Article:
Urban Outfitters Sticks with Youth Movement
By George Anderson
You don’t have to like the goods Urban Outfitters sells, says Richard Hayne, the company’s co-founder, chairman and president, only his customers do.
The apparel, accessories and housewares chain, which caters to young adult and teen shoppers, has been criticized for selling t-shirts with slogans such as “New Mexico, Cleaner Than Old Mexico” and “Everybody Loves a Jewish Girl” surrounded by dollar signs, while seeing profits rise by an average of 73 percent a year between 2001 and 2005.
Mr. Hayne told The Associated Press he is “very, very, very rarely” sorry about the choices of products his company sells and he defended his buyers’ product selections.
“Their job is not to know what I find offensive or what you find offensive,” he said. “Their job is know what the 21-year-old female finds enjoyable.”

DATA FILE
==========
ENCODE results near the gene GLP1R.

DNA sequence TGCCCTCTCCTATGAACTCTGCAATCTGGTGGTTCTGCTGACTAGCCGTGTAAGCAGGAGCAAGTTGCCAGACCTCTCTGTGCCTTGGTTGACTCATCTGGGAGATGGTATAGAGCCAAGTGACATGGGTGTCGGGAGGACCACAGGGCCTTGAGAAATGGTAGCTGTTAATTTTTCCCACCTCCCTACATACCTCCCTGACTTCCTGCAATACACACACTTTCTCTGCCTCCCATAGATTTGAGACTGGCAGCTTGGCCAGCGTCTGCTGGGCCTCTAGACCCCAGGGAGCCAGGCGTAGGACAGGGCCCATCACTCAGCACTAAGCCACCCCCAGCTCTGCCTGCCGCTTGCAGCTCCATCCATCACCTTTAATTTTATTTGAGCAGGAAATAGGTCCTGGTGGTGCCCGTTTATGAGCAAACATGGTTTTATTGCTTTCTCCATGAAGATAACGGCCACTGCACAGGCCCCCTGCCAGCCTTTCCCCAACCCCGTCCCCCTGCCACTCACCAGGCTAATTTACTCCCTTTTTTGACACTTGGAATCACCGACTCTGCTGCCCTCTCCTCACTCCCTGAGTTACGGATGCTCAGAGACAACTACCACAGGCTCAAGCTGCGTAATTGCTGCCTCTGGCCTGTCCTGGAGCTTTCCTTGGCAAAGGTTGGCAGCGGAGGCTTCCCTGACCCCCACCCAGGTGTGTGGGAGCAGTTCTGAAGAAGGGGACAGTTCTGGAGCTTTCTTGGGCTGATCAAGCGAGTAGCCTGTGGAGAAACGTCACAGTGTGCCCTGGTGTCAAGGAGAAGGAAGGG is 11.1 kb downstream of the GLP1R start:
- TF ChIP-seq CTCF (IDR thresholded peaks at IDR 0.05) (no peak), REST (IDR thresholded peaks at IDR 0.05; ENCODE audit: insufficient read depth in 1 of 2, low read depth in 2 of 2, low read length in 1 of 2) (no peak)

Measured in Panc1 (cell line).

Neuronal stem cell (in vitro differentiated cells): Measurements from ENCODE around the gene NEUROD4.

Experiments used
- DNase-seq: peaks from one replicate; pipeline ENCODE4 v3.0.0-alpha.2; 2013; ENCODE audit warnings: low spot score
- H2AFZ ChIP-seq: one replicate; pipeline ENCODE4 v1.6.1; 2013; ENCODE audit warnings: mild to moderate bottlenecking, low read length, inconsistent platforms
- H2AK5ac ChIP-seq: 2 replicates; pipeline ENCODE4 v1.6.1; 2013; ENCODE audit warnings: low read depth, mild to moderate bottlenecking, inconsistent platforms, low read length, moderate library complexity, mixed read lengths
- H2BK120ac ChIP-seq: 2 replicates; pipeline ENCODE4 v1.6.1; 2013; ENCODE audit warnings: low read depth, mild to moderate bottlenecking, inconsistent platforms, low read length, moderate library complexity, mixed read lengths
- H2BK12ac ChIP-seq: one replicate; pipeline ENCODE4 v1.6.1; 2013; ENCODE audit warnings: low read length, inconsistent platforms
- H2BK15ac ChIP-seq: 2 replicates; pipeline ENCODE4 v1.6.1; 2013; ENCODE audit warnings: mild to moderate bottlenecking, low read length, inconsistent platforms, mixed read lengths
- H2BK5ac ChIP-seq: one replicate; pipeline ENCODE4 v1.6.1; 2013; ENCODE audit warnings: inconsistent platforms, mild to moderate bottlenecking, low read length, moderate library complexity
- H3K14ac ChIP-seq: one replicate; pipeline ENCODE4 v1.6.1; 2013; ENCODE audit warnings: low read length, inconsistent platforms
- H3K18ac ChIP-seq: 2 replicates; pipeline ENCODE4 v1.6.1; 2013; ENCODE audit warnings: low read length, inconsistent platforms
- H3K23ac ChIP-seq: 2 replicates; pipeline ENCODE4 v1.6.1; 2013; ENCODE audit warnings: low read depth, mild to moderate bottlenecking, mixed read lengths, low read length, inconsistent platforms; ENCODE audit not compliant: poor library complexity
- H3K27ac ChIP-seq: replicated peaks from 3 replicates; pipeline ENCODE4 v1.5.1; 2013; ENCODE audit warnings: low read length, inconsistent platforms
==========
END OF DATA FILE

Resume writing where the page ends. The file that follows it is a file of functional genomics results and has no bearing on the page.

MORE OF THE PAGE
The retailer, which operates 176 stores under the Urban Outfitters, Anthropologie and Free People banners is in the early part of its growth cycle, according to Margaret Whitfield, an analyst with Ryan Beck & Co.
“They probably will continue their strong growth rate by staying with the age group currently served,” she said.
Still, Mr Hayne is also looking to older consumers as a potential market for his company. According to the AP report, the retailer is considering the launch of two new concepts, including one that may be similar to Victoria’s Secret but targeted to women in the 35 and up age group.
Moderator’s Comment: What is your assessment of Urban Outfitters and its future growth potential? –
George Anderson – Moderator